First given in 1965, the Charles Gates Memorial Award recognizes the most significant achievement among all articles published in Pacific Northwest Quarterly during the previous year.

  • John McClelland, Jr. Award
    First given in 1989, the John McClelland, Jr. Award is presented for the best article in a particular volume of Columbia Magazine. The winning article exhibits the readability and interest that typifies Columbia.

  • Lorraine Wojahn Award
    First presented in 1991, the Lorraine Wojahn Award is given to a person who has provided outstanding volunteer service to the Washington State Historical Society or the Washington State History Museum in Tacoma.

  • Jean Richards Award
    First given in 1994, the Jean Richards Award recognizes commitment to the State Capital Museum and Outreach Center through volunteer service in Olympia.

Current Award Winners

Barry Gough – Robert Gray Medal. Dr. Gough’s distinguished career includes professorships at Western Washington University where he founded with colleagues the Center for Pacific Northwest Studies which led to the establishment of the Northwest Archives Center in Bellingham, and Wilfrid Laurier University in his native Canada where is retired from and is now an Emeritus Professor of History,. A renowned expert in the maritime history of the Pacific Northwest, his numerous award winning publications and his research have brought him recognition from the United Kingdom, Spain, Canada and the United States. Especially noted works include the 2007 publication Fortune’s a River, about the Columbia River, and 2012 publication Juan de Fuca’s Strait, about the legend and realities of sailing that waterway. Fittingly he founded with colleagues the Center of Canadian-American Studies at Western Washington University. Now retired, he maintains a rigorous publishing schedule and is known as an excellent speaker and a champion of the study of local history.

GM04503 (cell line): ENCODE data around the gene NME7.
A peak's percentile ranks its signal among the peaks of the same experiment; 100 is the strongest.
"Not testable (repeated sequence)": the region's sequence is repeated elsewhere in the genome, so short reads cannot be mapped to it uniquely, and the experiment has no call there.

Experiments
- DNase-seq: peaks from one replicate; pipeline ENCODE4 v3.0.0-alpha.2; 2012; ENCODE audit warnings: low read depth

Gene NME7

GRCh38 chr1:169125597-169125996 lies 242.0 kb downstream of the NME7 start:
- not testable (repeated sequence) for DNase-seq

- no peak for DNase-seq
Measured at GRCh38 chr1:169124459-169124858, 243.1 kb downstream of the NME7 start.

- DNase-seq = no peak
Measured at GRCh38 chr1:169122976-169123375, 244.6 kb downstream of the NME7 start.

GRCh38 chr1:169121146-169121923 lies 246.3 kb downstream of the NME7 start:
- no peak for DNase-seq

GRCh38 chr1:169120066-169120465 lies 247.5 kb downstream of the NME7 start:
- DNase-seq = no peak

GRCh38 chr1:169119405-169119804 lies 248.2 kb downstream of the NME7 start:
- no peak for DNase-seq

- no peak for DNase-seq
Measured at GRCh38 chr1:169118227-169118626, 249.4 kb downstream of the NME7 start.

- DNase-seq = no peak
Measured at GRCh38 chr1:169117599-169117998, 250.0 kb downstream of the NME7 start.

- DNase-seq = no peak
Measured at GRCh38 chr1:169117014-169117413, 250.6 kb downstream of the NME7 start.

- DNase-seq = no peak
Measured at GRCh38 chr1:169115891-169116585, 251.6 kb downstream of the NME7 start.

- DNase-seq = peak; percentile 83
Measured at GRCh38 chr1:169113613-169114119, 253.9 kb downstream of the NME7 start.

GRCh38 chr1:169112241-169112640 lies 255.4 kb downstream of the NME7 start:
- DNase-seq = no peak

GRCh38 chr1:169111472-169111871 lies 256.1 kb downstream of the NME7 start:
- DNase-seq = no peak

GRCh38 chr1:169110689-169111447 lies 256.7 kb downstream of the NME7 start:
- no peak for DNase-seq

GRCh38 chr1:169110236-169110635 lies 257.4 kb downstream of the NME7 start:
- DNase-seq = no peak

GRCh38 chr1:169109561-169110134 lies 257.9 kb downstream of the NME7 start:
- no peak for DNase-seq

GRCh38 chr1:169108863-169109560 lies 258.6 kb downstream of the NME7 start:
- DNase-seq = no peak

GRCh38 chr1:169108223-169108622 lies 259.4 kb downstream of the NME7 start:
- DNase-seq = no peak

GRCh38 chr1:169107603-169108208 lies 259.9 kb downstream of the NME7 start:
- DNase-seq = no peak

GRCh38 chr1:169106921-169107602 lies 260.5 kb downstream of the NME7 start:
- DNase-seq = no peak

Northwest News Network and Anna King – David Douglas Award for Daughters of Hanford, a series highlighting the underrepresented women’s perspectives of the nuclear site in twelve radio pieces, complementary portraits and a special exhibit at The Reach Museum in Richland, Washington.

Michelle Hall – Governor’s Award for Excellence in Teaching History. Despite working at a middle school that cannot accommodate the History Day program as part of the school’s curriculum, Michelle’s leadership of the program outside of school hours has shown an exceptional degree of commitment. Working with many ESL students in a rural setting, Michelle has taught them to utilize available technology to conduct online, primary source research in support of their history day projects. As one of her student’s states, “Ms Hall has always been a NHD advocate, guiding me through my path at local, regional and state NHD [contests] for many years….she realizes an educational opportunity and seizes it. She sits by students during judging at competitions and helps them recognize strengths and weakness in historical theses …she boosted our self-confidence and pushed us to make us better consumers of history. She always made me feel smart, like I could find a new nugget in history no one else had found before and she was sure to express her pride for me and peers.”